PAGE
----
How to Read a Carpenter's Ruler

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One of the basic tools in any construction or remodeling project is the measuring tape. Understanding how to read it will be the knowledge that you will use more than any other skill learned in the industry. From the beginning of the age when man started constructing shelters to protect himself from the elements, he has had a way to determine how large or small something should be. People as early as fifty years ago used broomsticks or the distance between the floor and a doorknob to ascertain the measurement of something else. Learning the difference between 1/8 of an inch and ¼ of an inch can be the difference between something fitting in place or not fitting. Only basic math skills are required.

Things You'll Need

  • Measuring tape
  • Pencil
  • Paper
  • Place the end of the measuring tape against the wall on top of the vanity in your bathroom and pull it out to the front edge of the top. Most vanity tops are 21 inches deep. Notice that the measuring tape is broken down in inches. Twelve of these equal one foot.

  • Divide 21 by two. The answer is 10 ½ inches. This mark is the center of the vanity top and marks where the center of the sink will be. Dead center between two of the one inch marks is the ½ inch mark. These look the same all the time.

  • Stretch the measuring tape from the floor to the top of the vanity. It should be 30 inches. What is the measurement to the top of the cabinet? It is usually 29 ¼ inches. Between the ½ inch mark and the whole number before it is the ¼ inch mark. These also look the same all the time.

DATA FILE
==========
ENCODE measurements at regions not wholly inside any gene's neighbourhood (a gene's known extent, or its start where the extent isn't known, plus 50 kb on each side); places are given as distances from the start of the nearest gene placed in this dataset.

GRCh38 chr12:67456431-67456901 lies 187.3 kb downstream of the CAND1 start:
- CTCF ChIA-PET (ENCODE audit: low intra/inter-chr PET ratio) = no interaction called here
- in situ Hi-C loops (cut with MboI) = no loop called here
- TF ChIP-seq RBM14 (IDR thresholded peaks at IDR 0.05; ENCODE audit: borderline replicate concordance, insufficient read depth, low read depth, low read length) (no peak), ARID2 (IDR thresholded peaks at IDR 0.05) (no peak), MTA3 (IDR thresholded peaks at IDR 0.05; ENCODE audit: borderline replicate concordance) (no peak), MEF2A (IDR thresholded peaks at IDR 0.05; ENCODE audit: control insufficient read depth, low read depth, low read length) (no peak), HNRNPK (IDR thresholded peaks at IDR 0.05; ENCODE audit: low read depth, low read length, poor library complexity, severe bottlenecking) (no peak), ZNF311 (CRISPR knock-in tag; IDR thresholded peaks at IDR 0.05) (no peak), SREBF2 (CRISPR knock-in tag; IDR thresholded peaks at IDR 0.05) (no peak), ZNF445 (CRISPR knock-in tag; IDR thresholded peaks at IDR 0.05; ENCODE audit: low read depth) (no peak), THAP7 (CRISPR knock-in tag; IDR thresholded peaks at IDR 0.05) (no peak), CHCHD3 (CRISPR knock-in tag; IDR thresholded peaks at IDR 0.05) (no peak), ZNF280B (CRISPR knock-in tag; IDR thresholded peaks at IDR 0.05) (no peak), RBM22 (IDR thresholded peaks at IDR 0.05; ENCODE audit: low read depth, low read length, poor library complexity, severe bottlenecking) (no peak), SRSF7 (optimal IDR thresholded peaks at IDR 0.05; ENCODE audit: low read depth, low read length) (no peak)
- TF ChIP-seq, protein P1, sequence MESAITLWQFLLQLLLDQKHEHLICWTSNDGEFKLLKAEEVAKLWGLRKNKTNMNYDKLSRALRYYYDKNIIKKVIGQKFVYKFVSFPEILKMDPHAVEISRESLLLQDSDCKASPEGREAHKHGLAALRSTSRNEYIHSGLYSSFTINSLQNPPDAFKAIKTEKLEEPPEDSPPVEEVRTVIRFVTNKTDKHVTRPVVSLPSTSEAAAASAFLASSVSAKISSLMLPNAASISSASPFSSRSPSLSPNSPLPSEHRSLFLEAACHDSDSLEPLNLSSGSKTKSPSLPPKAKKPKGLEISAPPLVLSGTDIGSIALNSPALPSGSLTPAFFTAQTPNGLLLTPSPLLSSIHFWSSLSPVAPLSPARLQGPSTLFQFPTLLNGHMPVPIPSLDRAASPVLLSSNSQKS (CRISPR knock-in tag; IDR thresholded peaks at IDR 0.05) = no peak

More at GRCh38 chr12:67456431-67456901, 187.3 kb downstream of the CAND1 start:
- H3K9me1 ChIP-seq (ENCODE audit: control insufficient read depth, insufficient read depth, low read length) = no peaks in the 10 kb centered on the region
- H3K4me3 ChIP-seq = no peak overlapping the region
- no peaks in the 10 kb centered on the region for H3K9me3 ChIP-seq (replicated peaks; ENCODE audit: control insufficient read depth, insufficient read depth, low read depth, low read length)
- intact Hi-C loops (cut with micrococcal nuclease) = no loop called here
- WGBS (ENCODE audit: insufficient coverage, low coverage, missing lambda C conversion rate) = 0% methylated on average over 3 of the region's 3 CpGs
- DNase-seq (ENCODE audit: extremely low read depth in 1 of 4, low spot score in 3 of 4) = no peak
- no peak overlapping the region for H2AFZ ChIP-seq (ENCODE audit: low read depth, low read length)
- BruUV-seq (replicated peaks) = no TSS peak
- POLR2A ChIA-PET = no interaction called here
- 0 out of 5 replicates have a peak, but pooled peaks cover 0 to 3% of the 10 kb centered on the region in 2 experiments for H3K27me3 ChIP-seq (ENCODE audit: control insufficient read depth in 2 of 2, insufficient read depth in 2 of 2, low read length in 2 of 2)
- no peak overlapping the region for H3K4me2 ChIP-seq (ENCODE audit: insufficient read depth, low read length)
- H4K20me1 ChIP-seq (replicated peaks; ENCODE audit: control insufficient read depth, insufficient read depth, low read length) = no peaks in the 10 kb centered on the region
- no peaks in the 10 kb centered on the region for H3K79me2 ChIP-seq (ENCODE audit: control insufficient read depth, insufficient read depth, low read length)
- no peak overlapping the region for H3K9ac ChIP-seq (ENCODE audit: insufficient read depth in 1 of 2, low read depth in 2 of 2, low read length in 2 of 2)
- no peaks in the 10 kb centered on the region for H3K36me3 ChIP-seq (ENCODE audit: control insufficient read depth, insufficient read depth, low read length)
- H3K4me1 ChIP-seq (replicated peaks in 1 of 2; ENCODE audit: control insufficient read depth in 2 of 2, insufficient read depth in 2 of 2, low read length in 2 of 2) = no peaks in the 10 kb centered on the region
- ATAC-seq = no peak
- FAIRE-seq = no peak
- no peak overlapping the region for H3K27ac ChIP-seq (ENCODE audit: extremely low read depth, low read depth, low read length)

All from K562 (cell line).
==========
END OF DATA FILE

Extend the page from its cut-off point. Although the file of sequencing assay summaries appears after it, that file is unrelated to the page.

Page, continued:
• Measure the length of the vanity and the depth of it. Multiply these two numbers and you will get the area of the vanity top in square inches. This information is helpful when deciding what style of vanity top will give the most usable surface.

  • Measure the length of a 2 x 4 inch stud. It is 92 5/8 inches long. The next to the smallest measurement dealt with in most construction work is 1/8 inches. It takes eight of these to equal an inch. It takes four of these to equal ½ of inch, and so on.

Tips & Warnings

  • The math involved in breaking down the increments used on a measuring tape is division and starts with the division of each figure by two. Example: divide one by two and you get ½ . Divide ½ by two and you get ¼ and so on.
  • Use a calculator until the method becomes easier.
  • Notice how the numbers fit. It takes four 1/4 inches to equal one inch. What ever the number is on the bottom of the fraction is how many it takes to make one inch.

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  • Photo Credit http://www.woodzone.com/articles/inch.jpg
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